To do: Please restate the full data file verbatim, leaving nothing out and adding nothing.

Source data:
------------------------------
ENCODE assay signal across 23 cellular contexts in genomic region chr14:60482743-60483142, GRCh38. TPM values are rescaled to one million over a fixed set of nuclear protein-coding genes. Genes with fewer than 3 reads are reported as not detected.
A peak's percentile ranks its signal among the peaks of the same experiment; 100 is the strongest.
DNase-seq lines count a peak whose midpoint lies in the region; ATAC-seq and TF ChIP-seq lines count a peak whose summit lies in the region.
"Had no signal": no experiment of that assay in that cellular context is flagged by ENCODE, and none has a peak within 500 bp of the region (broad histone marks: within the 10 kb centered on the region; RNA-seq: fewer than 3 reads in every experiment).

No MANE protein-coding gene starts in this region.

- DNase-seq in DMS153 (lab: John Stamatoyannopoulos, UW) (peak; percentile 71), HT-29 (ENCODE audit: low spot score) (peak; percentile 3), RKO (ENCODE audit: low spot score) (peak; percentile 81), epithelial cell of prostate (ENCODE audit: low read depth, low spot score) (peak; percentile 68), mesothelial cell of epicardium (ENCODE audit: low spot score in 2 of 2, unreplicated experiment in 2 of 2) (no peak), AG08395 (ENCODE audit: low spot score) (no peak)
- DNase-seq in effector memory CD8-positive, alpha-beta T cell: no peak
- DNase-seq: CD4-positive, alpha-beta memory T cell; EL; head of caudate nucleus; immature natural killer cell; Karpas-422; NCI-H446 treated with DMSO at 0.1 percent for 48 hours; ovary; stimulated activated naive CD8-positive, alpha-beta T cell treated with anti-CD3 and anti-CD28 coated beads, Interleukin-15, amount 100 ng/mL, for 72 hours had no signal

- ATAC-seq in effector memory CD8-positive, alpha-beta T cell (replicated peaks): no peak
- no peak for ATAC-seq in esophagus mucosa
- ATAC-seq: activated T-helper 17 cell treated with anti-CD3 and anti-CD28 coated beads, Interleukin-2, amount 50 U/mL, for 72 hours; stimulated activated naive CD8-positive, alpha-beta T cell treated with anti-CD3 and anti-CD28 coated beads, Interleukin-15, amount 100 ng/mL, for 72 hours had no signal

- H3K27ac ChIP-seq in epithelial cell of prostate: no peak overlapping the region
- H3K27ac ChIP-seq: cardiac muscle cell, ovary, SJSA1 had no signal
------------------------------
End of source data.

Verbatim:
ENCODE assay signal across 23 cellular contexts in genomic region chr14:60482743-60483142, GRCh38. TPM values are rescaled to one million over a fixed set of nuclear protein-coding genes. Genes with fewer than 3 reads are reported as not detected.
A peak's percentile ranks its signal among the peaks of the same experiment; 100 is the strongest.
DNase-seq lines count a peak whose midpoint lies in the region; ATAC-seq and TF ChIP-seq lines count a peak whose summit lies in the region.
"Had no signal": no experiment of that assay in that cellular context is flagged by ENCODE, and none has a peak within 500 bp of the region (broad histone marks: within the 10 kb centered on the region; RNA-seq: fewer than 3 reads in every experiment).

No MANE protein-coding gene starts in this region.

- DNase-seq in DMS153 (lab: John Stamatoyannopoulos, UW) (peak; percentile 71), HT-29 (ENCODE audit: low spot score) (peak; percentile 3), RKO (ENCODE audit: low spot score) (peak; percentile 81), epithelial cell of prostate (ENCODE audit: low read depth, low spot score) (peak; percentile 68), mesothelial cell of epicardium (ENCODE audit: low spot score in 2 of 2, unreplicated experiment in 2 of 2) (no peak), AG08395 (ENCODE audit: low spot score) (no peak)
- DNase-seq in effector memory CD8-positive, alpha-beta T cell: no peak
- DNase-seq: CD4-positive, alpha-beta memory T cell; EL; head of caudate nucleus; immature natural killer cell; Karpas-422; NCI-H446 treated with DMSO at 0.1 percent for 48 hours; ovary; stimulated activated naive CD8-positive, alpha-beta T cell treated with anti-CD3 and anti-CD28 coated beads, Interleukin-15, amount 100 ng/mL, for 72 hours had no signal

- ATAC-seq in effector memory CD8-positive, alpha-beta T cell (replicated peaks): no peak
- no peak for ATAC-seq in esophagus mucosa
- ATAC-seq: activated T-helper 17 cell treated with anti-CD3 and anti-CD28 coated beads, Interleukin-2, amount 50 U/mL, for 72 hours; stimulated activated naive CD8-positive, alpha-beta T cell treated with anti-CD3 and anti-CD28 coated beads, Interleukin-15, amount 100 ng/mL, for 72 hours had no signal

- H3K27ac ChIP-seq in epithelial cell of prostate: no peak overlapping the region
- H3K27ac ChIP-seq: cardiac muscle cell, ovary, SJSA1 had no signal